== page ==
Bacterial battle for survival leads to new antibiotic

February 29th, 2008 - 12:35 am ICT by admin  


Washington, Feb 28 (IANS) A bacteria under threat from another produced a new type of antibiotic, which can help in the treatment of stomach ulcers. Helicobacter pylori, the bacteria that causes stomach ulcers, may be more amenable to treatment after MIT biologists provoked soil-dwelling bacteria into producing the new type of antibiotic.

A combination of luck, patience and deft detective work contributed to the discovery of the new antibiotic, according to Philip Lessard, research scientist in Anthony Sinskey’s laboratory at the Massachusetts Institute of Technology.

Sinskey’s lab has been studying Rhodococcus, a type of soil-dwelling bacteria. While sequencing the genome of one Rhodococcus species, researchers noticed that a large number of genes seemed to code for secondary metabolic products, which are compounds such as antibiotics, toxins and pigments.

However, Rhodococcus does not normally produce antibiotics. Many bacteria have genes for antibiotics that are only activated when the bacteria are threatened in some way, so the researchers suspected that might be true of Rhodococcus.

Kazuhiko Kurosawa, a postdoctoral associate in the MIT, decided to try to provoke the bacteria into synthesizing antibiotics by placing them in stressful environments. He forced them to grow in the presence of a competing bacteria, a strain of streptomyces.

Streptomyces produces an antibiotic that normally kills other bacteria, but in one of the experimental test tubes, Rhodococcus started producing its own antibiotic, which wiped out the streptomyces.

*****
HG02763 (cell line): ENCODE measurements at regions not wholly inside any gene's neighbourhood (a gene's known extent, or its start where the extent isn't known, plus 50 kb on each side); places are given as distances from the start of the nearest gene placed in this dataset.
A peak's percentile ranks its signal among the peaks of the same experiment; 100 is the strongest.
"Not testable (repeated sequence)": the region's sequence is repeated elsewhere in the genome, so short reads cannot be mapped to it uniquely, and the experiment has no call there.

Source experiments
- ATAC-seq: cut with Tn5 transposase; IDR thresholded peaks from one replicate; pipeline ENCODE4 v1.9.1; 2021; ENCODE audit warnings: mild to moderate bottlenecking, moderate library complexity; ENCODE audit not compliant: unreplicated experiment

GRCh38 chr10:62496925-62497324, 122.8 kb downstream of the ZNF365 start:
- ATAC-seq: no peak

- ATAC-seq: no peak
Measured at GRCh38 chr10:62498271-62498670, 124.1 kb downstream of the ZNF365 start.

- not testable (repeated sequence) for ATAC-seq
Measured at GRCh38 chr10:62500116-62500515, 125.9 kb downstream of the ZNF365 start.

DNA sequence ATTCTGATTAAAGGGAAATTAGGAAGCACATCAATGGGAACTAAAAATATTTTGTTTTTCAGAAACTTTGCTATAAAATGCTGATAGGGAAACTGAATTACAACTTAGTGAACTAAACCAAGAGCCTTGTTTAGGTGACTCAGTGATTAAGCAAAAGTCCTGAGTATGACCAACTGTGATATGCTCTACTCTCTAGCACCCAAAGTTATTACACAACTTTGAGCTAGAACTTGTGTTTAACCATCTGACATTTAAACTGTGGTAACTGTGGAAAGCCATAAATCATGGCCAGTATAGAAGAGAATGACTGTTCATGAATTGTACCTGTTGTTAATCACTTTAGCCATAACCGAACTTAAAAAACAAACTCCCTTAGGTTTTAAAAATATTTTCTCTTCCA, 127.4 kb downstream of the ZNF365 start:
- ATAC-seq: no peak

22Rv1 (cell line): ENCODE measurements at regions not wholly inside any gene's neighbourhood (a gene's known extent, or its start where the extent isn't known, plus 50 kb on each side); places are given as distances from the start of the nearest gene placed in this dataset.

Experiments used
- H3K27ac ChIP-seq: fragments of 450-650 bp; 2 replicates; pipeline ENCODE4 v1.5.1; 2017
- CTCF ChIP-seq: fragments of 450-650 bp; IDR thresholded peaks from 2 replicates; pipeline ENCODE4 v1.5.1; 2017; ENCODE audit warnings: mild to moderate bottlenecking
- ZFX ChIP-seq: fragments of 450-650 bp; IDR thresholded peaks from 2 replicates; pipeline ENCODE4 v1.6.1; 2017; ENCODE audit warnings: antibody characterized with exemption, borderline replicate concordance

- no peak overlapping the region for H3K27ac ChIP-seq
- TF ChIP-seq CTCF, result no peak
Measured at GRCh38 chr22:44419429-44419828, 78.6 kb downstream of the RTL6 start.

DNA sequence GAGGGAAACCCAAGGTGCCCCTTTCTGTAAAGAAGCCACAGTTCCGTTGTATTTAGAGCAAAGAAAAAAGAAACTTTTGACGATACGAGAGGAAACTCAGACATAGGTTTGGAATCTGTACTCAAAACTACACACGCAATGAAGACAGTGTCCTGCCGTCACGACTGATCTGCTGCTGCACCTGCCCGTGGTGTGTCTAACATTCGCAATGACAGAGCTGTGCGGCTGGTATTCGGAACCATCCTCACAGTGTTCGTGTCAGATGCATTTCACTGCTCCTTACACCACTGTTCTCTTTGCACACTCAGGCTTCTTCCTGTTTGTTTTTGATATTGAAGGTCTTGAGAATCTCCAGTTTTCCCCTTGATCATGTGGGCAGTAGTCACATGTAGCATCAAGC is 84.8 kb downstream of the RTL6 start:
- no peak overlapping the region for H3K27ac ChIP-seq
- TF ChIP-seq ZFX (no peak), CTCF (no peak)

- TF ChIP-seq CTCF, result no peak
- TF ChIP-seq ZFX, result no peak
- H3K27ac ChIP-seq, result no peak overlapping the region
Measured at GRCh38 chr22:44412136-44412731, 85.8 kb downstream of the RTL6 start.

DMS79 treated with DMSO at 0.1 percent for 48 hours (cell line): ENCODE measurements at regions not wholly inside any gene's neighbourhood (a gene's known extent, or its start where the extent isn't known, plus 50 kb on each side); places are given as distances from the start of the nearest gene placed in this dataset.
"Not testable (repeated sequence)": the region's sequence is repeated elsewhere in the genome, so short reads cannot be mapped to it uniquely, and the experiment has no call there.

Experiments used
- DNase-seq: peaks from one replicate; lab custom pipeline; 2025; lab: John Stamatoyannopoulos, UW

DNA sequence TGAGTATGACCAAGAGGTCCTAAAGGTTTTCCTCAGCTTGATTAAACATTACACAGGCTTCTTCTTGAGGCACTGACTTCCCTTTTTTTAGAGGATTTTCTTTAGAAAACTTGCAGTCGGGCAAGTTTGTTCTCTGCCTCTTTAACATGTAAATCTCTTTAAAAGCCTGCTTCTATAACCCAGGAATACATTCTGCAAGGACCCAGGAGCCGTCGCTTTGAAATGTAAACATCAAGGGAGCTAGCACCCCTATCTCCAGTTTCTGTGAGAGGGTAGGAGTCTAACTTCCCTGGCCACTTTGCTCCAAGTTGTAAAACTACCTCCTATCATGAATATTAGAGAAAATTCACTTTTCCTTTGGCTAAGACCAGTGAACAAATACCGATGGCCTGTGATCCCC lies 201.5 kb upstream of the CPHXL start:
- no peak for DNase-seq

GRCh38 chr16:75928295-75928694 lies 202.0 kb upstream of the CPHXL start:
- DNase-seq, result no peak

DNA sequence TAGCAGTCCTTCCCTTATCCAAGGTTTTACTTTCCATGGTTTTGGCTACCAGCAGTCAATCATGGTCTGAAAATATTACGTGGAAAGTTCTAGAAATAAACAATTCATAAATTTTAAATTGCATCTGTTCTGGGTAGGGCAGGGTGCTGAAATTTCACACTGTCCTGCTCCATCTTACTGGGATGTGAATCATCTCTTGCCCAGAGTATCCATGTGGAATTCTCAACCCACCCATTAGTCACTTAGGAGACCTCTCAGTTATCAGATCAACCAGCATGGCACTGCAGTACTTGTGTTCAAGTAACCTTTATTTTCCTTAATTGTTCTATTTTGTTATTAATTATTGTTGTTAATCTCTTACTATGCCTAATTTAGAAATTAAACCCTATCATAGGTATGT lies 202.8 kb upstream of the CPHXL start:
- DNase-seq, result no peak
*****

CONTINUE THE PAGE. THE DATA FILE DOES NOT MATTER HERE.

The researchers isolated the antibiotic, dubbed it rhodostreptomycin, and started testing it to see what else it would kill. It proved effective against many other strains of bacteria, most notably Helicobacter pylori. Rhodostreptomycin is a promising candidate to treat H. pylori because it can survive in very acidic environments such as the stomach.

The antibiotic turned out to be a type of molecule called an aminoglycoside, composed of peculiar sugars, one of which has a ring structure that has not been seen before. The ring structure could offer chemists a new target for modification, allowing them to synthesize antibiotics that are more effective and/or stable.

One mystery still to be solved is why rhodococcus started producing this antibiotic. One theory is that the presence of the competing strain of bacteria caused rhodococcus to “raise the alarm” and turn on new genes.

The study has been published in the February issue of the Journal of the American Chemical Society.

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